From 1962 to 1966, Koufax led the National League in ERA every year, won three Cy Young awards, one MVP award, two World Series championships, and two World Series MVPs to go with those titles.
Unfortunately, despite his success, Koufax was constantly enduring serious arm pain. He was forced to medicate himself heavily before and between starts, and after the 1966 season his arm could not take it anymore: he was forced to retire in the heart of his prime at the age of 31. When he was inducted into the Hall of Fame five years later, he became the youngest player ever to enter that illustrious club.
It is a wonder to consider what Koufax could have done had his left arm not failed him. Even with his early retirement, Koufax threw four no-hitters—a record at the time that was later broken by Nolan Ryan—including one perfect game.
In addition to his on-the-field dominance, Koufax is also remembered as one of baseball’s rare Jewish stars, which made him an idol to Jewish kids everywhere. The observant Koufax, a Brooklyn native, refused to pitch Game 1 of the 1965 World Series because it fell on Yom Kippur, the holiest day on the Jewish calendar. Nonetheless, the Dodgers would win that World Series, and Koufax would be named the series’ MVP.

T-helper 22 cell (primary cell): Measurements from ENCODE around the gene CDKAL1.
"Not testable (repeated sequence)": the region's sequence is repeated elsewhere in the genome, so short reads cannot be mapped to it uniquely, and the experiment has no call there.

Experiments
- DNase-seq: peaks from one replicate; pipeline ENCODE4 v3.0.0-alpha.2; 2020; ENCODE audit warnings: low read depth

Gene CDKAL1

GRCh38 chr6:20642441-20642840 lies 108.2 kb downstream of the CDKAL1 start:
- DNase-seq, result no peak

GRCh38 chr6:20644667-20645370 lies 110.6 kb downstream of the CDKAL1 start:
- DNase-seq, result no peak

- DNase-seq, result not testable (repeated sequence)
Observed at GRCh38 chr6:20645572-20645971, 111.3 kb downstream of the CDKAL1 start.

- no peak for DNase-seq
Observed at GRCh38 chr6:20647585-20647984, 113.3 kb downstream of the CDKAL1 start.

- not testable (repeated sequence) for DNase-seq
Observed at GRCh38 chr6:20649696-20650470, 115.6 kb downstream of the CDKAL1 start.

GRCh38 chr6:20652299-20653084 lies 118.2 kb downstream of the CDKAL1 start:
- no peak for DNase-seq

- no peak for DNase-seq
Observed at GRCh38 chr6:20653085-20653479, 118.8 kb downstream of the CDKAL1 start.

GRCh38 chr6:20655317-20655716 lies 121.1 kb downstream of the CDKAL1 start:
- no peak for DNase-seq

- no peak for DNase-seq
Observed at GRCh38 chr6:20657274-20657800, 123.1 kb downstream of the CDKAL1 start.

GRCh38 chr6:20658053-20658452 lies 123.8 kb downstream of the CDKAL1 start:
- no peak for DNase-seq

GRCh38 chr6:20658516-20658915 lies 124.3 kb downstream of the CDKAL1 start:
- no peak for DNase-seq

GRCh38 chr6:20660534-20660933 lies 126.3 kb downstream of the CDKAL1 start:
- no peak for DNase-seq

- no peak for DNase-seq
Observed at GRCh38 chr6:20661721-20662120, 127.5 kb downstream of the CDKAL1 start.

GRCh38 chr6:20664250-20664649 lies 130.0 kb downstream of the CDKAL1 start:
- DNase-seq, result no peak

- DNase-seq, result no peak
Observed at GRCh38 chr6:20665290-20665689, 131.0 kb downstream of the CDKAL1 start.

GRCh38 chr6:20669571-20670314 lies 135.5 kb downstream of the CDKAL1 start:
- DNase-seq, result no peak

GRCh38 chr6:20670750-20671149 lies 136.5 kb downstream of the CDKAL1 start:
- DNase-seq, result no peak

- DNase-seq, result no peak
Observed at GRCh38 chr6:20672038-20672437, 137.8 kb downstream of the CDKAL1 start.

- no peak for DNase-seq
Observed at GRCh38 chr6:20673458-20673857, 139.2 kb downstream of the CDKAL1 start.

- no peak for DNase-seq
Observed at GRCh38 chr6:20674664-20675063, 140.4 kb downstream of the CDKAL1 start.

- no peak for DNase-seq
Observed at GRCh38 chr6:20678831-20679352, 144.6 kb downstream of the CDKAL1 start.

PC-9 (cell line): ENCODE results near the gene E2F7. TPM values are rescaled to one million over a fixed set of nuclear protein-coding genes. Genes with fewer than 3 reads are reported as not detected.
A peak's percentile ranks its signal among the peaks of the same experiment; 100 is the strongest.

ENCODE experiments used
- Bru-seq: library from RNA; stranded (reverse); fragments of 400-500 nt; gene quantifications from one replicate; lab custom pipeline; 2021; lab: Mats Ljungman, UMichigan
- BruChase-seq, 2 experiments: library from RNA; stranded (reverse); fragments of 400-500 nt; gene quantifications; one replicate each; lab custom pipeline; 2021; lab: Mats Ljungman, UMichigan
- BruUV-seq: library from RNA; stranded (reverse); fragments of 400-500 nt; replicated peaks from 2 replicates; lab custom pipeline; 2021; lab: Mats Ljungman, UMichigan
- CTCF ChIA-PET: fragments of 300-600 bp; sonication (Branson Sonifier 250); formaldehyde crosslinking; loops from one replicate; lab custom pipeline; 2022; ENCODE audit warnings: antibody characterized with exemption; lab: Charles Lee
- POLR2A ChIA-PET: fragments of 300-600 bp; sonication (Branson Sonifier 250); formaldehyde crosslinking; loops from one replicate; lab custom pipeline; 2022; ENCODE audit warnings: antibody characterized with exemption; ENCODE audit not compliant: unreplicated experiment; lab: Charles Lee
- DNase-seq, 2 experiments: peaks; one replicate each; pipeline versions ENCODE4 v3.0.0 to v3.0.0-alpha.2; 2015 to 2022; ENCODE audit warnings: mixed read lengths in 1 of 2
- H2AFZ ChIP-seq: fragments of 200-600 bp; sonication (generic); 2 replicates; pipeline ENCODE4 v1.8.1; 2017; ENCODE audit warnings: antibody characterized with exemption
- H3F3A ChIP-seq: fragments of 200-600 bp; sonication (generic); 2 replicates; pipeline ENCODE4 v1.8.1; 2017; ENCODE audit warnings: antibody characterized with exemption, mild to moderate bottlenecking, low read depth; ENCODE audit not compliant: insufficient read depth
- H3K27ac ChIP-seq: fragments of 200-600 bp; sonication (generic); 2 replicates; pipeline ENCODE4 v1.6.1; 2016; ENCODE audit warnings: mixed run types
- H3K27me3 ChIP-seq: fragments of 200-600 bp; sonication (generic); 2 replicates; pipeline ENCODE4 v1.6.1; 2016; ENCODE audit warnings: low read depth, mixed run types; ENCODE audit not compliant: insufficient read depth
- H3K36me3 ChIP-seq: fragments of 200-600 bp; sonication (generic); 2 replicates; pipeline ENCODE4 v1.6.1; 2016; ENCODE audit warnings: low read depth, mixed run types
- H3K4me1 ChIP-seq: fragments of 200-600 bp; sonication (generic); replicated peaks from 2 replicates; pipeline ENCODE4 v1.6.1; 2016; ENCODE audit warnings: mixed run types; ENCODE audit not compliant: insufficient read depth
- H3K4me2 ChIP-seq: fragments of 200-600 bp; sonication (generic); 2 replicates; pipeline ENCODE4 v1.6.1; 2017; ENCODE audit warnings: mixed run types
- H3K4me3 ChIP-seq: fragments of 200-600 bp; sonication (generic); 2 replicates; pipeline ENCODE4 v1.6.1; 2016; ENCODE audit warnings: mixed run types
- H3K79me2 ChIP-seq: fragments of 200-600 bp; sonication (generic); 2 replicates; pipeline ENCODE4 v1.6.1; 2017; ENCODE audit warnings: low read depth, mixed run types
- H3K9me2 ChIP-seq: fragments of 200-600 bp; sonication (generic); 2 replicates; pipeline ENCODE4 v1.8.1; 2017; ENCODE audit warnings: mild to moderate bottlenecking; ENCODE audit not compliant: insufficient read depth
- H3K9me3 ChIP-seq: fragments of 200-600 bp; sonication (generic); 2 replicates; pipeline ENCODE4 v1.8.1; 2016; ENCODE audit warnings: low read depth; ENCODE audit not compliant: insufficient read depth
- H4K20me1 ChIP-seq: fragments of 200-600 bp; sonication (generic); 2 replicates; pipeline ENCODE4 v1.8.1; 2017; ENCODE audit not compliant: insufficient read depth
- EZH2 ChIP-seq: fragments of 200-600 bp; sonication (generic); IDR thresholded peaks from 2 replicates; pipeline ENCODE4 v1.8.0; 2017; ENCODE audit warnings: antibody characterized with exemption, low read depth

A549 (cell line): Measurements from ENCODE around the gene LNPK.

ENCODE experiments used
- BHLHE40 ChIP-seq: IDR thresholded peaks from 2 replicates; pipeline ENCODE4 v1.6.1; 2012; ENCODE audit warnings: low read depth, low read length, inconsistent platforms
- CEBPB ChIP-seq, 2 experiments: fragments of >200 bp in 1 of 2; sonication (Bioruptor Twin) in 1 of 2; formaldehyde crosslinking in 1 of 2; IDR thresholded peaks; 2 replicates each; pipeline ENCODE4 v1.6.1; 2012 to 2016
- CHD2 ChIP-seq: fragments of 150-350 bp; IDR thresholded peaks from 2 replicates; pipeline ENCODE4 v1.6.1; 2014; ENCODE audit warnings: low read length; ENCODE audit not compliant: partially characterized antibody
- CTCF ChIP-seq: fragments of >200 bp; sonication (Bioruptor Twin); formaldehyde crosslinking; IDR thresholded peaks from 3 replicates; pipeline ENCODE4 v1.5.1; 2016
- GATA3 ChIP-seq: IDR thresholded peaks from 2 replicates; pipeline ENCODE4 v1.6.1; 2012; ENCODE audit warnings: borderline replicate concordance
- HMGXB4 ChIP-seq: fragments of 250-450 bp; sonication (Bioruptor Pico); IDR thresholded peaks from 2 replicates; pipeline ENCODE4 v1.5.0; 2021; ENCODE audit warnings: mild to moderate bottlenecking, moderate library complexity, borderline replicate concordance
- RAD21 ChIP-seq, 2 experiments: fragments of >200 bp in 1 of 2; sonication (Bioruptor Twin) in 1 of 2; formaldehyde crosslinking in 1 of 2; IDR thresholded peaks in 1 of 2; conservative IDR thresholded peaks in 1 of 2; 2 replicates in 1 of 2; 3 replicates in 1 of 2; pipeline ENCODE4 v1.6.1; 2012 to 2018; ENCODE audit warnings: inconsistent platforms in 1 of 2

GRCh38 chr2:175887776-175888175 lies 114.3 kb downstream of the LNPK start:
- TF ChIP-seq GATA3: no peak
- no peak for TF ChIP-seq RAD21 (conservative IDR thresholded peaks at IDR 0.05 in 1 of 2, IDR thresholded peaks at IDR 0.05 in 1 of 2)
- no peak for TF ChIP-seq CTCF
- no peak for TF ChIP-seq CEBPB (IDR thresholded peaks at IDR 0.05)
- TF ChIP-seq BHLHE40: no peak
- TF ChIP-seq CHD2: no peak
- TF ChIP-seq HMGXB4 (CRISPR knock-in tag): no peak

Popular Koufax collectibles today include his game used #32 jerseys, autographed baseballs and photographs, and even autographed copies of the April 13, 1964, issue of “Sports Illustrated,” which had a drawing of Koufax on the cover.
On rare occasions, game-used Koufax gloves are made available to well-heeled collectors. Koufax’s Spalding glove that he wore during his 1963 no-hitter sold for six-figures in 2004, as did a glove he used during his final season, which was sold in 2009.
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Recent News: Sandy Koufax Memorabilia
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Sports cards: Fun-filled hobby to money driven machineChillicothe Gazette, November 26th
Now? It's a habit that could cost you an arm and a leg with not much to show for. The makeshift motorcycles are gone. Corner drug stores that sold wax baseball card packs with Willie Mays, Duke Snider and Sandy Koufax treasures inside. That blasted...Read more
Bob Lutz: Cranking up the sports time machineKansas.com (blog), November 26th